An Education by Etowah Bush School

An Education by Etowah Bush School

Jenny Crum, Editor

Downtown Cartersville is truly spectacular. With historic charm, lively restaurants, and metal railroad ties splitting its center, it is precious to its citizens.

Nestled by the tracks sits Cartersville’s Visitor’s Center, converted from an old train depot.  Inside that center, Mrs Alexis Carter-Callahan and her husband have created a museum for the black history of Cartersville—the Etowah Bush School.

The Etowah Bush School was founded because the Carter-Callahan’s saw a lack of education about the black history of Cartersville. Cartersville and Bartow County have such a rich African American history, filled with an equal share of good and bad. The couple decided that they wanted to begin a museum and tour guide service to let people know just how incredible African Americans have been and will continue to be in the Cartersville/Bartow County area.

Carter-Callahan gives a forty-five-minute walking tour from the museum in the train depot around the downtown area. Along the way, she explains the impressive past of Cartersville’s black community in the downtown area, highlighting numerous important people and places from black history.  Many are famous names one would never have thought had Cartersville connections.

Michelle Obama’s great-great-grandmother was buried in an unmarked grave in Bartow County, and famous writer Toni Morrison’s father and mother lived and operated a business near City Hall.

The tour also provides a glimpse into the day-to-day business conducted in downtown Cartersville, including where African Americans could get haircuts, go to the doctor, and grab lunch without the demeaning eye of segregationists.

But there is never light without dark. The tour also exposed some of the more traumatic sides of Cartersville’s history, including the location of three lynchings that took place in Cartersville between 1904 and 1930. The third and final lynching shook the successful black business owners in Cartersville to the core, causing many of them (including Morrison’s family) to relocate to other places in fear of the hostile environment.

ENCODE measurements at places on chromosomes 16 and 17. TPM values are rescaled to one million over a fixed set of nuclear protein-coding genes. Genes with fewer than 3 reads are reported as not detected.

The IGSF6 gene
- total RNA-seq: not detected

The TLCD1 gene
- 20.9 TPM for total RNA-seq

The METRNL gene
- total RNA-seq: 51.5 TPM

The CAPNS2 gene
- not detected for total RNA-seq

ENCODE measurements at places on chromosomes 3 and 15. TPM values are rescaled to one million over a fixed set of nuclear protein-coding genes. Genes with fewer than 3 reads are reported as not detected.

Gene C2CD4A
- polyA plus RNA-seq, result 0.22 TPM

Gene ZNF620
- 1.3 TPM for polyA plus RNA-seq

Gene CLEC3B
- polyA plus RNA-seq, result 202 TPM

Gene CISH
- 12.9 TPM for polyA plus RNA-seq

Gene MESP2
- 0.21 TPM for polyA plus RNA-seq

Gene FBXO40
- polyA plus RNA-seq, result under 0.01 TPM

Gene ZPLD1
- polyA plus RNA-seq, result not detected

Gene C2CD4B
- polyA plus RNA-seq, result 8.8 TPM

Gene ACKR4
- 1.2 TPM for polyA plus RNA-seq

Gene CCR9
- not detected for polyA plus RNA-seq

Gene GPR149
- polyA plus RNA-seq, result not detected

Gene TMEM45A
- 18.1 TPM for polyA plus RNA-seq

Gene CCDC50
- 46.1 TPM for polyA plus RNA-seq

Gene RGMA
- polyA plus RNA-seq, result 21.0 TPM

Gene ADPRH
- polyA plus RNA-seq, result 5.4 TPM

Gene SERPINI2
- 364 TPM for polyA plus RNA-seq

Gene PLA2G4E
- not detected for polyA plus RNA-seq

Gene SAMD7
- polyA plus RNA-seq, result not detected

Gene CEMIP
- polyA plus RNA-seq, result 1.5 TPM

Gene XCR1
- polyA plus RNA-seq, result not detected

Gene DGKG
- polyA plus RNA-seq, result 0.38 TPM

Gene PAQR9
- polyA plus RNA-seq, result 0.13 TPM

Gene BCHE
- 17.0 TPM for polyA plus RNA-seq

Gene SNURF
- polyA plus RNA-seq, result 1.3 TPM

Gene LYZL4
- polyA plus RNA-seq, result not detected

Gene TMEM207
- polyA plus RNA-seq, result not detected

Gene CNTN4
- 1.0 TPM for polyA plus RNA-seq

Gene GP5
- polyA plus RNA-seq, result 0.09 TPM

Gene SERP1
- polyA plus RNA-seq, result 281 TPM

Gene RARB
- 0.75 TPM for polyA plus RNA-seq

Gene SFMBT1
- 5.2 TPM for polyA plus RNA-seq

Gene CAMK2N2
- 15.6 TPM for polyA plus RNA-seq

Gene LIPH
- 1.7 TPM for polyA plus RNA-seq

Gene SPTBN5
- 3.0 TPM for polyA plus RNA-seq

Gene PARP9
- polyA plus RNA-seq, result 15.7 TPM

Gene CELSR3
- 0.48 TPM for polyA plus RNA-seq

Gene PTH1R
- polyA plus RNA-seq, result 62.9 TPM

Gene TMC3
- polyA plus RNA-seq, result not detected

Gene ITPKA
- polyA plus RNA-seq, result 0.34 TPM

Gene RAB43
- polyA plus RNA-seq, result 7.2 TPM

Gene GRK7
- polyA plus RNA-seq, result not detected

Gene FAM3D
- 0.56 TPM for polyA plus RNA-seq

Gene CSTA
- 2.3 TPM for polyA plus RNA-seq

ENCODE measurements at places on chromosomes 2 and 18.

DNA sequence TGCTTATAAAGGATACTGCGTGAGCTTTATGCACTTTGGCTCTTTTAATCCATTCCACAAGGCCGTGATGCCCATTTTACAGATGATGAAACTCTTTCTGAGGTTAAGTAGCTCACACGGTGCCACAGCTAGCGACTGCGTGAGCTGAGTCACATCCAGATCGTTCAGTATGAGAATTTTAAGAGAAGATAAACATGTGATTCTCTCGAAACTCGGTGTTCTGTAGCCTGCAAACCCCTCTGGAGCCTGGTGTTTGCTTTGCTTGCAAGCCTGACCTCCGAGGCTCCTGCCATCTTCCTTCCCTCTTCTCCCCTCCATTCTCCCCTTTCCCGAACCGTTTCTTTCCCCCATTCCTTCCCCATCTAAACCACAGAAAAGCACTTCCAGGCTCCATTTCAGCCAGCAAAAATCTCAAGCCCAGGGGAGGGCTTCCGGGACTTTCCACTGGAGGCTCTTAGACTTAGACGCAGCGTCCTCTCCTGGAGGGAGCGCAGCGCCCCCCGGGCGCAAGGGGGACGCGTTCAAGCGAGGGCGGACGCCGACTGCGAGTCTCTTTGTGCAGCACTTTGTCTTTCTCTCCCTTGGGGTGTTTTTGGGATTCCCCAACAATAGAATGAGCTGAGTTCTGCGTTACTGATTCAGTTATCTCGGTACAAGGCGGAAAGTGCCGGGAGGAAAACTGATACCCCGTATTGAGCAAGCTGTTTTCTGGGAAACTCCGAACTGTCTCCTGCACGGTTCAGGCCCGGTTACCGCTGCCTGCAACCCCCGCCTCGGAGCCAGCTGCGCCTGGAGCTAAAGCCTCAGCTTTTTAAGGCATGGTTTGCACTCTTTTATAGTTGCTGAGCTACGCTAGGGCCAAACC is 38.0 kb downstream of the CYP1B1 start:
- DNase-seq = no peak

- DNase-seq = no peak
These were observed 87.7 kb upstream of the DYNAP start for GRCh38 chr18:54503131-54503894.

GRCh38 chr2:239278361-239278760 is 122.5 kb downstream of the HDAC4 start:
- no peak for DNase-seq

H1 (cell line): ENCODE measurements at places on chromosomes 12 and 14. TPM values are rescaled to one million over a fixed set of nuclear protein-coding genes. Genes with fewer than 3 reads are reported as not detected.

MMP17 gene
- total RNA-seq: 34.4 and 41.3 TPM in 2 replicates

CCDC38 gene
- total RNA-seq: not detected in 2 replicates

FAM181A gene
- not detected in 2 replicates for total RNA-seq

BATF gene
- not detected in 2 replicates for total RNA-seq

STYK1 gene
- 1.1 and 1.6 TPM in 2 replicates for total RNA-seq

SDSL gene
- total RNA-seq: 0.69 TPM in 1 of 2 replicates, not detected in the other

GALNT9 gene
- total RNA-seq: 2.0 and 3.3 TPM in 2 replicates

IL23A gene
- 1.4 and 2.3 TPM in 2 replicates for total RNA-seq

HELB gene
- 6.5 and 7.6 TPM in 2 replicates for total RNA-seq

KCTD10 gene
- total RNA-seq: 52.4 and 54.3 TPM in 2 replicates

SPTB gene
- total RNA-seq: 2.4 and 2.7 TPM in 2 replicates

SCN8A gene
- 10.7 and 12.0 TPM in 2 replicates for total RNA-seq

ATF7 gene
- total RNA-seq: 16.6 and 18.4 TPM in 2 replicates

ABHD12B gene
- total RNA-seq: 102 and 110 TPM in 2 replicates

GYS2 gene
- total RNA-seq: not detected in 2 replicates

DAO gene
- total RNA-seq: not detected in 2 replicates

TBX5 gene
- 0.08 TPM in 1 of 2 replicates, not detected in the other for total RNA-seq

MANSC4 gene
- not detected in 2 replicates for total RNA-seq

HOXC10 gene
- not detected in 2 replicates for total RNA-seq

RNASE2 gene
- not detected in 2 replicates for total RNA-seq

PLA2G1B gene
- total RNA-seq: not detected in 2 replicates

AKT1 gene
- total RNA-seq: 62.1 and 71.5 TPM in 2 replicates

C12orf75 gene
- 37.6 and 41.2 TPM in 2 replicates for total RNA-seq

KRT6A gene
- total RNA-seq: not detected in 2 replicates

Though many fled, many stayed and resisted the hate with heads held high. Carter-Callahan shares the backstory of the honorable Chief Justice Robert Benham and his contributions to Cartersville and the state of Georgia as a whole. Through his intelligence, perseverance, and respect, Justice Benham was the first-ever African American judge appointed to the Georgia Supreme Court. He was born and raised in Cartersville, and his achievements should be admired by all.

In addition to this, on possibly the most visual part of the tour, guests are able to visit Vinnie’s cabin, where a mother named Vinnie lived with her son during the late 1800s. The old slave cabin stands on what used to be the town home of plantation owners from Pumpkin Vine Creek. Little has changed since Vinnie lived there …it is smaller than the bathrooms at CHS, made out of dusty wood and newspaper used as insulation.

To many who visit this cabin, the sadness and severity of conditions of the slavery practiced and promoted by Cartersville not that many generations ago leaves their hearts clenched and aching.   Carter Callahan remarked, “You can almost feel the charge in the air where Ms. Vinnie’s bed was—it’s like she’s still there, watching, listening.”

Beyond the walking tour sites, a driving portion of the tour is available for those who wish to explore more of the historic black sites in the area. Additional sites include George Washington Carver Park and the Black Pioneers Cemetery, both of which were critical to the black community during the time of segregation.

Through the hard work and research of Mr. and Mrs. Carter-Callahan, citizens of Cartersville and beyond are able to learn more about the town they love. No matter who you are or where you are from, there is more in Cartersville to explore than you can possibly imagine. And it is all right at your fingertips through the Etowah Bush School.